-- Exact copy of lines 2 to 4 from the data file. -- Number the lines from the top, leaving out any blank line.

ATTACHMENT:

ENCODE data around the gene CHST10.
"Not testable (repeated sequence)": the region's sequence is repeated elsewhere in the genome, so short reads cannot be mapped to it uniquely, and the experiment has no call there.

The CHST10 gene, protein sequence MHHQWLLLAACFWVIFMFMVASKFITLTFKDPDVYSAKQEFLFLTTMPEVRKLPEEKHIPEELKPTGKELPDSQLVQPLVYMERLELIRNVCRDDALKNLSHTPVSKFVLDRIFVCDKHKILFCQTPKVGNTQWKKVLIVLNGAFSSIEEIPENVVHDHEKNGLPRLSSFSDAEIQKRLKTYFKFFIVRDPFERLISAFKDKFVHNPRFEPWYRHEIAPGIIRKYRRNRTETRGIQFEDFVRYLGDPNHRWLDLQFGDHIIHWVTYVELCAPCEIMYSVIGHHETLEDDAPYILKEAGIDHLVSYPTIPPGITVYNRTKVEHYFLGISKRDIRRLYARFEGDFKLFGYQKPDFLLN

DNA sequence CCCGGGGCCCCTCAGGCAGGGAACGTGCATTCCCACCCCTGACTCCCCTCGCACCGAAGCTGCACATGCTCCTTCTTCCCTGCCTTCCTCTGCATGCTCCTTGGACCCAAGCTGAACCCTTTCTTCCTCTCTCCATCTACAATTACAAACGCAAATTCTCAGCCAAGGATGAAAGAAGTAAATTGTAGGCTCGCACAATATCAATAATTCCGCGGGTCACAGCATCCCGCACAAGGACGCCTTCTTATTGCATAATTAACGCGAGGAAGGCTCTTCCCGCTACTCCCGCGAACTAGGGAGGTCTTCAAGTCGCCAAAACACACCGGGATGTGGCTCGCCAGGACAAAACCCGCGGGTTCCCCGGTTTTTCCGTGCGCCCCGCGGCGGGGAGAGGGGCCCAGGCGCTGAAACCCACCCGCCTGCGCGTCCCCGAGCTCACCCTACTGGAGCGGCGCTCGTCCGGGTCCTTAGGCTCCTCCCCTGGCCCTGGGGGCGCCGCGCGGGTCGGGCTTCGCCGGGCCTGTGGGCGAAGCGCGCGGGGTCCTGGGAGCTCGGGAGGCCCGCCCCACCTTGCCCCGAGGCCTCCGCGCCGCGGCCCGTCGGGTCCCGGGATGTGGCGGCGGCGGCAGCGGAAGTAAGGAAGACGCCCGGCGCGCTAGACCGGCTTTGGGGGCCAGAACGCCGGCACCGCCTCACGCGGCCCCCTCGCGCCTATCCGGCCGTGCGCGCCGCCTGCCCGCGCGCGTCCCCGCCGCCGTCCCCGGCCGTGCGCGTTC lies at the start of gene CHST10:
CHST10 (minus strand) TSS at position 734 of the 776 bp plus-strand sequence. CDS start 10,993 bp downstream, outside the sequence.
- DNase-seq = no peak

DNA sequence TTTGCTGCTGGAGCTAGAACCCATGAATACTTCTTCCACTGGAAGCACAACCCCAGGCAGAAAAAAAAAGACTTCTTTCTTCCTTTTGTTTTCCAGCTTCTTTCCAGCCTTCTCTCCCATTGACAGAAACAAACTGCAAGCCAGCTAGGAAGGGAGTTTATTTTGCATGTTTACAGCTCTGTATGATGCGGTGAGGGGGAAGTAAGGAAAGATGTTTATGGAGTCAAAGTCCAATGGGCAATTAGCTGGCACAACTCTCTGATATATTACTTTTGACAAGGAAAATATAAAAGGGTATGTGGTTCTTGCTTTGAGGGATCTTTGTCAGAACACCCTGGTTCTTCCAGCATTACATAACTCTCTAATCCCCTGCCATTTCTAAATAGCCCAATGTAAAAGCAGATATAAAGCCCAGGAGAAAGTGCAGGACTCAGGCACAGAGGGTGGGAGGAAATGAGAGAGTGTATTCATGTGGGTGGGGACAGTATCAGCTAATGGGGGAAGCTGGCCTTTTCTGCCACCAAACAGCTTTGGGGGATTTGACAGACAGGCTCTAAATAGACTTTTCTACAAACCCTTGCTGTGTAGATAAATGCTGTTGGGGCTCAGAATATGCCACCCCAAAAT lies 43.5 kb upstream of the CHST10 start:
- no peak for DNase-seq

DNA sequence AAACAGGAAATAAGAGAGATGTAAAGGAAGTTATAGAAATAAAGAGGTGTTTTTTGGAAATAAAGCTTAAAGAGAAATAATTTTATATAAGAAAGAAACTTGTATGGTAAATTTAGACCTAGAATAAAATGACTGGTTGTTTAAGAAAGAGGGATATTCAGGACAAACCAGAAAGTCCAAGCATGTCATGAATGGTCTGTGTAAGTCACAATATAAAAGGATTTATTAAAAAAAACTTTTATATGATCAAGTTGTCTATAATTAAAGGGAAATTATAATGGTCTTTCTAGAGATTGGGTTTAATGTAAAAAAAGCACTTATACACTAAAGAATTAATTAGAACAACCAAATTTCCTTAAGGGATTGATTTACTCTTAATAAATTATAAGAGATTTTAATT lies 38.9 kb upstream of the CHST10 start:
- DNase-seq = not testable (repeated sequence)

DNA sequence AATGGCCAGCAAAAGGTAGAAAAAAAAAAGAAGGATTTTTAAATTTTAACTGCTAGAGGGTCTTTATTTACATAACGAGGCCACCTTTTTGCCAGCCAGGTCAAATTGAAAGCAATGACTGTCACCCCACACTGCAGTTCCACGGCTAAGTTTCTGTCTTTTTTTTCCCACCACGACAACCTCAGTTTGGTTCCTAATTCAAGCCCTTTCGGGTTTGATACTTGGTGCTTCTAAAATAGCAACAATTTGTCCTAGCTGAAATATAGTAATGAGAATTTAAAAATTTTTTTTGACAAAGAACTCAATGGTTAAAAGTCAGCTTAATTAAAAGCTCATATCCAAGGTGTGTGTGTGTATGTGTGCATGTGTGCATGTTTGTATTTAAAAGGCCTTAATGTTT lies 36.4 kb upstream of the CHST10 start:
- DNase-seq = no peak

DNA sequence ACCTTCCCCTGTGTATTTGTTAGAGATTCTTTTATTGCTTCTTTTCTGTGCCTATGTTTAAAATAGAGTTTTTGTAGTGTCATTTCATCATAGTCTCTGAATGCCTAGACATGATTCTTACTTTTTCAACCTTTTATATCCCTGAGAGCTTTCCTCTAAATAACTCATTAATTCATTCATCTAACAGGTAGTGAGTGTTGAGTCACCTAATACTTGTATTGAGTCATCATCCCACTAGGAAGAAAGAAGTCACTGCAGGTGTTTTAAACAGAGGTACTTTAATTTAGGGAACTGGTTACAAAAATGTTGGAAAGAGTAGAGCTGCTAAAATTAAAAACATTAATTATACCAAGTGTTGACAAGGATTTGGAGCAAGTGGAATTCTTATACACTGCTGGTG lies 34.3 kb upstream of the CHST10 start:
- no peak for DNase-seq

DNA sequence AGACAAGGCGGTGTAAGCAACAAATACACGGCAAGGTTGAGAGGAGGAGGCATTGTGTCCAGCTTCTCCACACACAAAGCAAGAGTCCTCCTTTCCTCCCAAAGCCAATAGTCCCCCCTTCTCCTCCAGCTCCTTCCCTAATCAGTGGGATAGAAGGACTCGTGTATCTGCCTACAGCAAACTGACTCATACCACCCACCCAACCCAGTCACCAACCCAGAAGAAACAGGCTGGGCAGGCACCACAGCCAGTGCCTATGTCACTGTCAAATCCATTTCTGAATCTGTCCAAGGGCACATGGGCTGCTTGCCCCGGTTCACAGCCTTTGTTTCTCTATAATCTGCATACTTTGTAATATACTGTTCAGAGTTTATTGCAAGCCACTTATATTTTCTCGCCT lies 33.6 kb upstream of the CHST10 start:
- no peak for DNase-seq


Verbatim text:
"Not testable (repeated sequence)": the region's sequence is repeated elsewhere in the genome, so short reads cannot be mapped to it uniquely, and the experiment has no call there.

The CHST10 gene, protein sequence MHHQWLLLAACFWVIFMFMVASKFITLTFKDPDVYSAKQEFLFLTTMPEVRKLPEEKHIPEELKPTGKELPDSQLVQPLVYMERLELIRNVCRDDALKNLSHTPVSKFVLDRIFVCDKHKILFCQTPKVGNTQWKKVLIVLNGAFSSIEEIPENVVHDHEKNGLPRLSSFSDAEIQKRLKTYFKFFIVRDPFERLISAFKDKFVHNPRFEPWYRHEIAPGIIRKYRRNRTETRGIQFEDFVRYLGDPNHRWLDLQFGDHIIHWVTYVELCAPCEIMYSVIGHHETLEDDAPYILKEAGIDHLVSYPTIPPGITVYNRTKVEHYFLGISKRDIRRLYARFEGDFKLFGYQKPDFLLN

DNA sequence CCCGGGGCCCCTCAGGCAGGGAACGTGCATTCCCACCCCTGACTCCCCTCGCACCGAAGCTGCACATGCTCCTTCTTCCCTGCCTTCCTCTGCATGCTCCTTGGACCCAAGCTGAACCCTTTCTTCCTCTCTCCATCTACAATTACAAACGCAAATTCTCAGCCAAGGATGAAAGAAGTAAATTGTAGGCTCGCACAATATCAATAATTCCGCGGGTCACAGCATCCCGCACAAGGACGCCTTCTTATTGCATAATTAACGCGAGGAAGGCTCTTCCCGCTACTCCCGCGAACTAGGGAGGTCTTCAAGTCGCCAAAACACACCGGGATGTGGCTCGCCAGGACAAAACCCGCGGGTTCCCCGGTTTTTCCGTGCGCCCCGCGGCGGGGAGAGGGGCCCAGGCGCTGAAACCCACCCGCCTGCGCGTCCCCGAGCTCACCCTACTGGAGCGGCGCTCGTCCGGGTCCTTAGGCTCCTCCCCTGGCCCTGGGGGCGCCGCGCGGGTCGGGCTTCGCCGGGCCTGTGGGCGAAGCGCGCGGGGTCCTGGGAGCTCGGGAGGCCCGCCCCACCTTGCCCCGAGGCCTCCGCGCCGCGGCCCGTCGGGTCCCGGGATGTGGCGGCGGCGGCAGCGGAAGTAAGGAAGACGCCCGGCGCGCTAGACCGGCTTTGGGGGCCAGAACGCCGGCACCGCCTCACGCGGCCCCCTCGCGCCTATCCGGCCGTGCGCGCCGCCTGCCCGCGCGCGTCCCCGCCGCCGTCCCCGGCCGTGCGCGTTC lies at the start of gene CHST10: